A biofuel is a fuel that contains energy produced by relatively recent carbon photosynthesis. Commonly used fuel sources such as petroleum, coal, and natural gas all resulted from photosynthesis, but that photosynthesis occurred millions of years ago.

Plants produce biomass from photosynthesis and that biomass can be used by humans for fuel. For most fuels, at least some conversion has taken place. The conversion may be relatively minor, such as pellets made from switchgrass plants before use in electricity generation systems. Or, the conversion may be extensive, such as the thermal conversion of biomass to synthetic gases.

The Renewable Fuels Standards (RFS) resulted from an act of the US Congress. The standards were expanded in the Energy Independence and Security Act. Fuels impacted by Renewable Fuel Standards are liquid transportation fuels. Although plants exhibited in the MU Biofuels Garden have energy uses other than transportation, liquid fuels for transportation (blended into gasoline or diesel fuel) is the primary focus of the Garden.

I. Plants That Produce Feedstocks for Ethanol

Ethanol (ethyl alcohol) is a simple molecule with two carbon atoms. During combustion in an engine the bond between the two carbon atoms is broken and energy is released. Part of that energy is harnessed to move the vehicle and the rest dissipates as heat.

Fuel ethanol is produced during fermentation, similar to how beverage ethanol is made. The organisms responsible for fermentation, yeasts, (e.g. Saccharomyces cerevisiae) are members of the Fungi kingdom. Although sometimes called anaerobic respiration, the yeasts used to make fuel ethanol can, and do, produce ethanol in the presence of oxygen.

Ethanol is produced in a two phased process. In the first phase, 6-carbon sugars (e.g. glucose, fructose) are metabolized in a process called glycolysis to form pyruvate. During the second phase, pyruvate is converted to ethyl alcohol. Yeasts obtain energy for growth and reproduction through fermentation. During fermentation, one molecule of carbon dioxide is released as each molecule of ethanol is produced.

Most yeast species require free sugars such as glucose to produce ethanol. Sucrose (disaccharide of glucose and fructose) can be used, but the enzyme, invertase, first converts sucrose to two molecules of glucose. Many plants store carbohydrate in complex molecules such as starch or cellulose. Sucrose, starch, and cellulose are three common ethanol feedstocks made by plants.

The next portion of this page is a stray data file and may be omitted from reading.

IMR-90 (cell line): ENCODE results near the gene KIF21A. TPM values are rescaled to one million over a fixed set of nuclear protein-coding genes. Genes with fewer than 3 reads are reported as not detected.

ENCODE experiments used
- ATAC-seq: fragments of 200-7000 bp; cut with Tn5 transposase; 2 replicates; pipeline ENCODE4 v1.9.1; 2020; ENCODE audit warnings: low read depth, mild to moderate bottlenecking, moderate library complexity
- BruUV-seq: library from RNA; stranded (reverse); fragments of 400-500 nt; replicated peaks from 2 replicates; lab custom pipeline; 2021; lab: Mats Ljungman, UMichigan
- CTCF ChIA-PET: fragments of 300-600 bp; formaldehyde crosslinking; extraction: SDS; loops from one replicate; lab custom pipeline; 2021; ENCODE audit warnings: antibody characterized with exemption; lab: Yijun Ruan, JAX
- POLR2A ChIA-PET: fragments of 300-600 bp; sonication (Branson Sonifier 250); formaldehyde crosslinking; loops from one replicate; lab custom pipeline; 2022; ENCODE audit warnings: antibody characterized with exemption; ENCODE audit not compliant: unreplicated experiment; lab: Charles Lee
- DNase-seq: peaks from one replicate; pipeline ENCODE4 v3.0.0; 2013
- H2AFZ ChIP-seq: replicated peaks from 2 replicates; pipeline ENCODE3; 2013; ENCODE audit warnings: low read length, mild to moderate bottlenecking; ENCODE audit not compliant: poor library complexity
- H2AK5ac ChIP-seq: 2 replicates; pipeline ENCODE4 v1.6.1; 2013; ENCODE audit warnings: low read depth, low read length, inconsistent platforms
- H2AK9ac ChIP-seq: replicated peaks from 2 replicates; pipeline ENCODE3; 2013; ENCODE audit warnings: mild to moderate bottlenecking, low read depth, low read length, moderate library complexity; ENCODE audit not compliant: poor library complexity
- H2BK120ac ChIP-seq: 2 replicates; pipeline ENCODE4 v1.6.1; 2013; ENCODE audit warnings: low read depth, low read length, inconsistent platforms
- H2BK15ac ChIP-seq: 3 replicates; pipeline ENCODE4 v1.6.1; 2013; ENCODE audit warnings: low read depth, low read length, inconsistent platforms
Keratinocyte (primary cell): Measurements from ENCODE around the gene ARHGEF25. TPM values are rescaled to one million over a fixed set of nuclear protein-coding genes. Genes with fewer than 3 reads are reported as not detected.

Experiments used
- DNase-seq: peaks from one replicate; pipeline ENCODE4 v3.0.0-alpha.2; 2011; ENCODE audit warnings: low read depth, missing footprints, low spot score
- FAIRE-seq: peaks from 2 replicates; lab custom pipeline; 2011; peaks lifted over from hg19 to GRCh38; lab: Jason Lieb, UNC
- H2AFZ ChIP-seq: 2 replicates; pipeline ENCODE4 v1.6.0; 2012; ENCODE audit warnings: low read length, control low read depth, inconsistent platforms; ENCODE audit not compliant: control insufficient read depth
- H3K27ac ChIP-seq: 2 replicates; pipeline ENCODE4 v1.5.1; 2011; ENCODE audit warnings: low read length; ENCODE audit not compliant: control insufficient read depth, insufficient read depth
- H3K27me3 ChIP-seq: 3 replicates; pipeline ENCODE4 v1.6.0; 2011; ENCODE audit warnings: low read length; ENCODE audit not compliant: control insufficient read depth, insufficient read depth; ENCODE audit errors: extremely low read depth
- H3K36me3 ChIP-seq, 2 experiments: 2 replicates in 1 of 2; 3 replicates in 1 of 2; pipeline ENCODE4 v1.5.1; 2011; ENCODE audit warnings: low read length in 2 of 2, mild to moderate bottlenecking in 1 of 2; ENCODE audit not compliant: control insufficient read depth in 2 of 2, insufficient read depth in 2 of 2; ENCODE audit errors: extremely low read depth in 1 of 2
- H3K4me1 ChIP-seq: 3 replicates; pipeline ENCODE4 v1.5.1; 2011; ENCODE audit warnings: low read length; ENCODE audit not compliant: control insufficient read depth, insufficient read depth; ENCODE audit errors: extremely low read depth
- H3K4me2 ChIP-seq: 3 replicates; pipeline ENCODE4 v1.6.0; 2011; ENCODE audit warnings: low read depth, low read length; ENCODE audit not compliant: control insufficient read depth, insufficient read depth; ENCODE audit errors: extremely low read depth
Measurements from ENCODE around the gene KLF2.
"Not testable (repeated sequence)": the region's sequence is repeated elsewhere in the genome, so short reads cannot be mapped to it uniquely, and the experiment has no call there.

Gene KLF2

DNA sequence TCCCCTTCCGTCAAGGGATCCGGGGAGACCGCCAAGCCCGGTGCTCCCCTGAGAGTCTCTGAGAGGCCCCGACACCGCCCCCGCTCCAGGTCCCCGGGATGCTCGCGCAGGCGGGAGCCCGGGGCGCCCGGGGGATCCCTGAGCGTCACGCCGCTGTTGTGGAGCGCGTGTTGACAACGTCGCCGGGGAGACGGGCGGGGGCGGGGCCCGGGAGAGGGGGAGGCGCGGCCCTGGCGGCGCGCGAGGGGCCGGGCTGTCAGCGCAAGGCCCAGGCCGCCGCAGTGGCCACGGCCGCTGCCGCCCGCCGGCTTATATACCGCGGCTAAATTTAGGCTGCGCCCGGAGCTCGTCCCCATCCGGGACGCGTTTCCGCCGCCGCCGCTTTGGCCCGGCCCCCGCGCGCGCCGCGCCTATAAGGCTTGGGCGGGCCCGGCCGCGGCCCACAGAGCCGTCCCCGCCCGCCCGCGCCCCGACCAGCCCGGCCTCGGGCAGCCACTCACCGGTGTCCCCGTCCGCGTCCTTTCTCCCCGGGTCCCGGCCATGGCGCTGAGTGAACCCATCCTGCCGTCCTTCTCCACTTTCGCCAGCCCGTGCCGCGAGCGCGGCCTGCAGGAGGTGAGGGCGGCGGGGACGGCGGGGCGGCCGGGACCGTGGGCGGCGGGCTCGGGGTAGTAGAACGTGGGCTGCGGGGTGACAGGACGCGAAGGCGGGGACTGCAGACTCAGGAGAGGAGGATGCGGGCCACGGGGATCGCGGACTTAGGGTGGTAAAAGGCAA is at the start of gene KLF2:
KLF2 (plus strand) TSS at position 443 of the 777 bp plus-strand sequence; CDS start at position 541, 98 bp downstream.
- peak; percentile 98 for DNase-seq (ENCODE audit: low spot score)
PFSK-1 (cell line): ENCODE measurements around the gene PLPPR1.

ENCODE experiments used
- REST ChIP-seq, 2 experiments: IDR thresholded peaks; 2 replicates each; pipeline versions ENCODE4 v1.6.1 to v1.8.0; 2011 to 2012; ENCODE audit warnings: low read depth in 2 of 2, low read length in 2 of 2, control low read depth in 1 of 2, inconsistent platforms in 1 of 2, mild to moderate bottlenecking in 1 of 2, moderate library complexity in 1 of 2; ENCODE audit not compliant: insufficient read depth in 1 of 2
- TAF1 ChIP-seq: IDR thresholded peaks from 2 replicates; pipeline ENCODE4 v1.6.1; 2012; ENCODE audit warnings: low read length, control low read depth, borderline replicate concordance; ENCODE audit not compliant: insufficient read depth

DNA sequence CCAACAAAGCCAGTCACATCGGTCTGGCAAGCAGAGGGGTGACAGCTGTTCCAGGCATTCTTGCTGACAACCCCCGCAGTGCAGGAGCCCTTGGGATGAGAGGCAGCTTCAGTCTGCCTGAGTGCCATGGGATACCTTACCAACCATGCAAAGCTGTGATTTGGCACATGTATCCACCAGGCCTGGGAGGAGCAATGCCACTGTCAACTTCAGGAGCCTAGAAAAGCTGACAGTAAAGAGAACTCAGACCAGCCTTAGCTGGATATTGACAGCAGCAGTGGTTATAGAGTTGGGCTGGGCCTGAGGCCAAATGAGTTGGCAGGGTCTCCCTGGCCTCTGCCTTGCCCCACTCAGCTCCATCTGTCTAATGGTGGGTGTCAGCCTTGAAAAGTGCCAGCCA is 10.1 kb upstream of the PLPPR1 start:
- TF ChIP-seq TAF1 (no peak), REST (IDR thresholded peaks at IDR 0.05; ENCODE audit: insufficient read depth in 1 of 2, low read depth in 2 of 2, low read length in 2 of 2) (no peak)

Regardless of the feedstock, fermentation from glucose to ethanol takes about 40 to 50 hours. During fermentation, the components (mash) are agitated and kept cool to facilitate the activity of the yeast. When fermentation is terminated, the liquid portion of the slurry is 8 to 12% ethanol. In some facilities, carbon dioxide is captured as a valuable by-product with various uses (e.g. soft drink carbonation, dry ice).

Nearly all of the water must be removed before ethanol can be used for fuel. So, the resulting “beer” is transferred to distillation columns where the ethanol is separated from the “stillage.” Ethanol is concentrated to 190 proof (95% ethanol) during distillation. Distillation is possible because ethanol and water have different boiling point temperatures. Ethanol is then dehydrated to approximately 200 proof (100% ethanol) in a molecular sieve system. The anhydrous ethanol must be denatured (usually with 5% gasoline) to make it undrinkable and therefore, not subject to beverage alcohol tax.

A. Plants that produce sucrose feedstock for ethanol

Two plants, sugarcane and sugar beet, account for the nearly all of the world’s production of sugar. A third plant, sweet sorghum, can be used although acerage is small. The disaccharide, sucrose, is extracted, processed, and used as a sweetener. Although all plants produce sucrose, sugarcane and sugar beet store sucrose at concentrations large enough to be commercially viable sources for sugar. Unlike either starch or cellulose, fermentation yeasts can use sucrose directly without pretreatment. Because pretreatment is not required, ethanol production from sugarcane and sugar beet may be more efficient.

1. Sugarcane

Although several plant species are called sugarcane, Saccharum officinarum is the species cultivated for sugar production in the USA. It is a tropical, perennial grass plant that is more than 10 feet tall at harvest. Sugarcane plants, cannot tolerate freezing temperatures, so it is grown in parts of only four US states (Florida, Hawaii, Louisiana, and Texas) where frost is rare.